Process vs Procedure: What is the Difference?Terry Giles
Process vs procedure: what is the difference? This is a question that can keep quality and improvement professionals arguing for hours; and that's because, although a lot of us think we know what a procedure or a process is, as we start to discuss our definitions we often find that someone comes up with something that doesn't quite fit with them.
So what really is the difference between a process and a procedure?
Process and Procedure as defined by the International Organisation for Standardisation (ISO)
In the 2005 edition of ISO 9000, the difference between process and procedure was defined as:
• A process is a set of interrelated or interacting activities which transforms inputs into outputs
• A procedure is specified way to carry out an activity or a process
This set of definitions helped me get an understanding that:
• A process is about what we do
• A procedure is about how we do something
This is all well and good (and for those of you who just came for an easy definition - there it is), but as we start diving into the ‘whats’ and ‘hows’, things can start to get a bit confused - with ‘whats’ sometimes looking like ‘hows' and everything starting to sound like a Dr. Seuss book.
This is why the simple definition above is not good enough and why we need to go deeper for the answer.
My Definition of Process vs Procedure
My take on this has evolved from ISO's definitions above, to understanding a process as being something that has inputs, outputs and activities and can be represented as a diagram - very much in line with the Triaster noun-verb methodology. If you put a sequence of inputs and activities together to describe how to achieve an objective (an output) you have created a process map.
The procedure then becomes a description of how the activity is carried out; generally in text form.
The real difference between process and procedure can be summed up therefore by where you would document with a flow chart and where a written description would work better. If it can be described in a flow chart, it is most likely a process, but where a written description would work best to explain how the activities are carried out, these tend to be procedures.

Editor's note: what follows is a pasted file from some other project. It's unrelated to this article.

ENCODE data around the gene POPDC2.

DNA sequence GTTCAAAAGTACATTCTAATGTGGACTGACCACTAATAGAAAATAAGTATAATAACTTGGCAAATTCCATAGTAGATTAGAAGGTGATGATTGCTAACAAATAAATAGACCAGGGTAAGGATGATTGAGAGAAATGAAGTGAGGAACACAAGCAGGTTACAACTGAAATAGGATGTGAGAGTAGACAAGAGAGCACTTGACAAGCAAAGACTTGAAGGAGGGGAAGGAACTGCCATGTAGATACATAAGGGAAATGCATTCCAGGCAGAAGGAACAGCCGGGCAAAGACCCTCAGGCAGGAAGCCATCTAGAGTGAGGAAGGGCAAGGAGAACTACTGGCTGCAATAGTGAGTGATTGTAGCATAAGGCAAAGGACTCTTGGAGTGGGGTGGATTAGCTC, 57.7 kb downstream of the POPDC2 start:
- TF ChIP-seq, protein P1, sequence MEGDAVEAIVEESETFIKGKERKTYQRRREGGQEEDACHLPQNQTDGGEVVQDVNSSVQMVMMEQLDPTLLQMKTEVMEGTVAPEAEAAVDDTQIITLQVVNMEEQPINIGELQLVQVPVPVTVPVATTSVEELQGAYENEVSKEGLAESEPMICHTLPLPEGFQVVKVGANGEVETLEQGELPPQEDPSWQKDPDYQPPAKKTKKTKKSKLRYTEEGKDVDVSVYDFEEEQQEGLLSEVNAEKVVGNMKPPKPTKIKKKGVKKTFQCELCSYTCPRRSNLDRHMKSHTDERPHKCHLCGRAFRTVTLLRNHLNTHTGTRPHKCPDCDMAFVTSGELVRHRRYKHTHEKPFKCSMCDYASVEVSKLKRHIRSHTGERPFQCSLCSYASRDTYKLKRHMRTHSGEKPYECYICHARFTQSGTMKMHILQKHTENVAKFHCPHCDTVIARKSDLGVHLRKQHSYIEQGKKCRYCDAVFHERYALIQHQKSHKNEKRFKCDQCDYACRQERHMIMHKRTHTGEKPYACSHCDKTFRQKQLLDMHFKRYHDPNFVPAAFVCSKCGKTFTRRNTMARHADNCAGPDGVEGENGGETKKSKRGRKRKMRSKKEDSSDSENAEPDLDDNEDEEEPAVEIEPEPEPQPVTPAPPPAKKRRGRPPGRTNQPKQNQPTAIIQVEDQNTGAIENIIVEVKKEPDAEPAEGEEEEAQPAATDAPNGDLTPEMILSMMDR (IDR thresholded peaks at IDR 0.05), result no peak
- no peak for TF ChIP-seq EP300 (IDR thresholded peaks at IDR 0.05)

This is probably open to all sorts of debate, but it works for me.
To read Triaster’s Paul Elson-Vining’s take on the subject (and also policies) have a look at: Processes, Policies and Procedures: What's the difference?
Why the Debate?
So why are we quality and improvement professionals so keen to debate the definition of a processes and procedures? Well, although its perhaps not immediately obvious, there is actually a very practical reason for this. We spend a great deal of our time capturing and improving processes to support best practice working throughout our organisations. That best practice working may adhere to specific safety requirements or be quality certified, or both or neither, but it is certainly the way that it has been agreed everyone in our organisation should work. So... we do our utmost to produce business management documentation that is clear and consistent and the most helpful in getting everyone to follow the process.
Getting Everyone to Follow the Process
Getting everyone to follow the process is hard! Hence all the concern about making the business management documentation as useful and intuitive as possible. However there is also a software solution: ATC Platform. With the ATC Platform processes are set as lifecycles and everyone has to work to them. In a large organisation this works alongside your process maps and procedures, ensuring that all your employees work to them. Smaller organisations however can generally capture their processes directly into lifecycles in the ATC Platform.
This is an updated and refreshed edition of an article originally written in 2017.
Written by Terry Giles
Terry Giles is a consultant for TerryAG Consultancy. He has a great deal of experience in developing Business Management Systems based around a variety of models including ISO 9001, TL 9000, ISO 14001, EFQM, Baldrige, CMMi, ITIL, RiskIT and CobiT 4.1 & 5.